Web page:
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I know that for any two top spaces $(X,\tau_X),(Y,\tau_Y)$ a function $f:X\to Y$ is said to be continuous on $X$ if $f^{-1}(V)\in\tau_X~\forall~V\in\tau_Y.$ Following such a definition the continuity of a function $f:A(\subset X)\to Y$ on $D\subset A$ should be as follows: $f$ is continuous on $D$ if $f|_{D}^{-1}(V)\in\tau_{X_D}~\forall$ $V\in Y$ where $\tau_{X_D}$ is the topology on $D$ relative to the topology $\tau_X$ on $X.$

Well! Let's come to the local case. Let $x\in X.$ Shouldn't the continuity of $f$ at $x$ be as follows: $f$ is continuous at $x$ if $f|_{\{x\}}:\{x\}\to Y$ is continuous on $\{x\}?$

But with respect to the relative topology of $X$ the topology of $\{x\}$ is $\{\{x\},\emptyset\}$ which in term implies then irrespective of what $f$ we choose it's locally continuous whereever defined!

So where did I go wrong?

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Continuity of $f$ on the subspace $\{x\}$ would be precisely what you describe. For continuity at a point, we'd like the general definition to agree with the notion of continuity that's more familiar (from metric spaces, and from real analysis in particular)--namely, that $\lim_{t\to x}f(t)=f(x)$.

Of course, in a general topology there may be no notion of limit in some of the usual senses (sequences may converge everywhere, for example), but in general, what we want to be able to say is: in order to make $f(t)$ as "close" to $f(x)$ as we like--within whatever neighborhood of $f(x)$ that we choose--we need only select $t\in X$ that is "close" enough to $X$--within some neighborhood of $x$. So, $f$ is continuous at $x$ if for any $V\in\tau_Y$ with $f(x)\in V$, there is some $U\in \tau_X$ with $x\in U$ and $f(U)\subseteq V$. Equivalently, for any $V\in\tau_Y$ with $f(x)\in V$, we have that $f^{-1}(V)\in\tau_X$.

As a side note, if $x$ is an isolated point of $X$--that is, if $\{x\}\in\tau_X$, then continuity on $\{x\}$ and continuity at $x$ coincide.

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What you say is all completely correct, the "problem" arises depending on how you view continuity at a point. In fact, a continuous function $f:X\rightarrow Y$ is continuous at $x \in X$ if for any open set $V \in \tau_Y$ that contains $f(x)$, $f^{-1}(V)$ is open in $X$.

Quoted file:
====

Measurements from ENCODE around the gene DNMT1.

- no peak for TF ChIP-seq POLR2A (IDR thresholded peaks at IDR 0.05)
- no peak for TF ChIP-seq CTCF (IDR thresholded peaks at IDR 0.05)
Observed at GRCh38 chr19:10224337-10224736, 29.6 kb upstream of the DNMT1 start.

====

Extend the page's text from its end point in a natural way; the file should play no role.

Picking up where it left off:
Your definition using the subspace topology is valid as a definition of continuity for a function on the single-point space ${x}$, but, as you say, causes some problems if we want to think of $x$ as embedded in a larger apce. This is essentially because when we use the subspace topology, we "lose information" about the rest of the space. Consider the real-valued function on $\mathbb{R}$ given by $f(x) = 0$ if $x=0$ and $f(x) = 1$ otherwise. We can see that $f^{-1}(B_{0}(\frac12)) = 0$ which will be open in the subspace topology of ${0} \subset X$ but not in $X$ itself.

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$f$ is indeed continuous on the set $\{x\}$, using the definition of continuity plus the definition of subspace topology. This is quite trivial. And true for any $f$ at all.

But we want $f$ continuous at $x$ to have a meaning that is consistent with the statement, that $f$ is continuous on $X$ iff $f$ is continuous at $x$ for all $x$ in $X$.

This is achieved by defining $f$ to be continuous at $x$ iff for every open neighbourhood $V$ of $f(x)$ there is an open neighbourhood $U$ of $x$ such that $f[U] \subset V$, which niceley translates to the usual $\epsilon$-$\delta$ definition for metric spaces.

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